Following the Supreme Court decision in Burwell v. Hobby Lobby, which established that companies are free to enforce bullshit restrictions on women’s health care on their employees if said bullshit corresponds with their religious beliefs, another religious group has stepped forward to claim their religious exemption: the Satanic Temple.
Before we even get started: The universally accepted definition of “pregnancy” within medical science begins at implantation — at the moment a fertilized egg adheres to the wall of the uterus. That’s when pregnancy begins. Not at ovulation, not at ejaculation, not when the winning sperm meets the egg and wriggles its way in. Implantation. But what if you’re comfortable rejecting medical science out of hand and insisting that emergency birth control — the morning-after pill — is an abortifacient for preventing implantation? Well, you’re still wrong. But that particular mistake is a little easier to make.
They’re frequently identified as “Women’s Health and Safety” laws, but a growing number of laws regulating abortion providers are more accurately called TRAP laws — Targeted Regulation of Abortion Providers. Last week, we looked at hospital admitting privileges. Another favorite restriction is unreasonable requirements for the medical facility itself, holding it to standards that have little impact on keeping women safe and, ultimately, plenty of impact on keeping them pregnant.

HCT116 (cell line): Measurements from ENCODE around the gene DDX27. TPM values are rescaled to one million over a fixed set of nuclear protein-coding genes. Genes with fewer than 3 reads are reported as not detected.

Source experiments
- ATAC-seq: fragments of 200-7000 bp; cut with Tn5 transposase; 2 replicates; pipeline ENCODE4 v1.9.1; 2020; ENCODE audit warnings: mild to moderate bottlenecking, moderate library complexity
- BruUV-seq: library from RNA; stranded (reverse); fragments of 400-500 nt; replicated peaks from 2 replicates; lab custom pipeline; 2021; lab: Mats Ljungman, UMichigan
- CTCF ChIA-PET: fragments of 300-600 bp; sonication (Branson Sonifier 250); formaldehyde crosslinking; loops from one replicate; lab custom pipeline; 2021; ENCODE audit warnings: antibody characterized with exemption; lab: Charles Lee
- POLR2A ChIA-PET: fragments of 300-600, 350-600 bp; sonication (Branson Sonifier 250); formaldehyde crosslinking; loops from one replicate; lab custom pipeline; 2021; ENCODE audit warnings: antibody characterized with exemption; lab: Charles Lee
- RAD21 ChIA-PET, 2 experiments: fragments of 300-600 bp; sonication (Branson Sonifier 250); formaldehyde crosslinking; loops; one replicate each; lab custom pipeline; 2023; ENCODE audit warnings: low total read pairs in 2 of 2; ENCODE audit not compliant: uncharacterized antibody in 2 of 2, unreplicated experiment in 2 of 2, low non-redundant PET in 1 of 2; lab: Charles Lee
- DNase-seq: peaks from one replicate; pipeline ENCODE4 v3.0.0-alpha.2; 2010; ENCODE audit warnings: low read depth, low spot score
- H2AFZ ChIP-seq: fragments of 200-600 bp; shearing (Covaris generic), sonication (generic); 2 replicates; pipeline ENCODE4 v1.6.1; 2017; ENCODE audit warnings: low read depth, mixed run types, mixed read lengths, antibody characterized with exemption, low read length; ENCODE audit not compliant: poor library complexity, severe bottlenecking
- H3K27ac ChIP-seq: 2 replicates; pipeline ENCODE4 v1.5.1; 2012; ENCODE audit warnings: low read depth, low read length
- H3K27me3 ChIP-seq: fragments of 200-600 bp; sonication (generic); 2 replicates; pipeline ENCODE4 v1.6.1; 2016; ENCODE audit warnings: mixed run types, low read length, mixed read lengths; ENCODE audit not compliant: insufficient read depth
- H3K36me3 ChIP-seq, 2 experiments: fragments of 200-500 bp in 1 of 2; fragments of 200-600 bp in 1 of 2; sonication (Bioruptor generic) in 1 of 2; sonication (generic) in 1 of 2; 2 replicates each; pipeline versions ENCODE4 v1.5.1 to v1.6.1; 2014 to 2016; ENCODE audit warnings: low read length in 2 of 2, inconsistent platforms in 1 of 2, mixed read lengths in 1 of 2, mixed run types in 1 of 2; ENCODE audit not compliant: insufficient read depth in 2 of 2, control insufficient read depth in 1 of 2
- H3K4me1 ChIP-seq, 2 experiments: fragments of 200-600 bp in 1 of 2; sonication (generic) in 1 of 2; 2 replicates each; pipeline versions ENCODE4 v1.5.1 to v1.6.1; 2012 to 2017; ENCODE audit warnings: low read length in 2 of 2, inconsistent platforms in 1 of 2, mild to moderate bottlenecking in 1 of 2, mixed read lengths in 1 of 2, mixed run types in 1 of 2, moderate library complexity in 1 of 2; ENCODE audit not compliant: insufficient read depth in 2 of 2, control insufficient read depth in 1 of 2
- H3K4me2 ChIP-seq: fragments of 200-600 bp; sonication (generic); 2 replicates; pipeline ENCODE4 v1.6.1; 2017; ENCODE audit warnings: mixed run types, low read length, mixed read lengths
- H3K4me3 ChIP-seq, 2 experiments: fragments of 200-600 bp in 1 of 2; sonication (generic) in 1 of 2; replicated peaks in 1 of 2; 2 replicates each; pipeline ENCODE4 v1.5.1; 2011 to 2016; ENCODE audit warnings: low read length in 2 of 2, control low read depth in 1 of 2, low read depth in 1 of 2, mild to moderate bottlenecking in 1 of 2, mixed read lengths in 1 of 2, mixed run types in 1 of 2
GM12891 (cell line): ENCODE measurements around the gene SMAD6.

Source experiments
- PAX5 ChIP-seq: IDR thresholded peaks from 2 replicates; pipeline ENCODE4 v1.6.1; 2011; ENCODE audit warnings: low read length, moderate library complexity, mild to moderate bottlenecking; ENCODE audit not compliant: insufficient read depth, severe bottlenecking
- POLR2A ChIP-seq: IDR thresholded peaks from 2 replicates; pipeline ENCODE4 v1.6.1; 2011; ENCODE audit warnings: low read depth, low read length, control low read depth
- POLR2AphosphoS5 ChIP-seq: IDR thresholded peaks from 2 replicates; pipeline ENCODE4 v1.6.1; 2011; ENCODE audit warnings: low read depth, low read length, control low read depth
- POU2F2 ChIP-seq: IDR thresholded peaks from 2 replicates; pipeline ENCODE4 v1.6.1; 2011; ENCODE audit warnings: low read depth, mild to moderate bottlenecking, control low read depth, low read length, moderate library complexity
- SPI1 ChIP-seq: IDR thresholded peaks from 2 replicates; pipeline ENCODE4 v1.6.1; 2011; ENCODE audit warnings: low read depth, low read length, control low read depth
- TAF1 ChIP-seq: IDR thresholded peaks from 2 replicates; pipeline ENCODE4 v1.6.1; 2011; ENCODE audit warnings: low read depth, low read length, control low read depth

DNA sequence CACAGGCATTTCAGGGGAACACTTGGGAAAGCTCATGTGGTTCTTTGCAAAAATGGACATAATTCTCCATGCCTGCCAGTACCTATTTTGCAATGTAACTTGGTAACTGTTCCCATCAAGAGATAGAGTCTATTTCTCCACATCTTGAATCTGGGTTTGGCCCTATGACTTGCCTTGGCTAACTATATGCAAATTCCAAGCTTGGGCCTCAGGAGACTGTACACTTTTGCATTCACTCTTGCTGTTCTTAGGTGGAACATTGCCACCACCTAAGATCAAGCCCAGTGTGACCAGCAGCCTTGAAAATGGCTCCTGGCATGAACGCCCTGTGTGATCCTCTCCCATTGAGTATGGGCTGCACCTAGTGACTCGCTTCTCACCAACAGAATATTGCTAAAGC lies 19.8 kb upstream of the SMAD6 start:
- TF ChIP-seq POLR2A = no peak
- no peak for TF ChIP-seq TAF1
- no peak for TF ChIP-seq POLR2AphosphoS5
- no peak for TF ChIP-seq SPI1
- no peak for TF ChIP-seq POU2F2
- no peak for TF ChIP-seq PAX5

I’ve been writing about it over at Cosmopolitan.com. Here’s the basic summary of the case. Here are 13 of the biggest misconceptions about the case (this one is especially helpful for Twitter / Facebook / family dinner table fights). And, finally, how the right-wing reaction to women with opinions on Hobby Lobby is a pretty good illustration of how this is all about misogyny and hostility toward female sexuality, not religious beliefs.
They argued they are not anti-abortion protesters but peaceful “sidewalk counsellors” who want the freedom to talk to women entering the clinic.
They want to counsel women who are entering Planned Parenthood clinics for Pap smears and pregnancy wellness checks against abortions they’re not planning to have, too.
They’re frequently identified as “Women’s Health and Safety” laws, but a growing number of laws regulating abortion providers are more accurately called TRAP laws — Targeted Regulation of Abortion Providers. They’re aimed at stopping abortion by making them logistically impossible — shutting down clinics — rather than flat-out illegal. One favorite tool of the TRAP law is a requirement that physicians performing abortions must have admitting privileges at a local hospital. Doctors say the requirement is unnecessary and frequently well-nigh impossible to satisfy.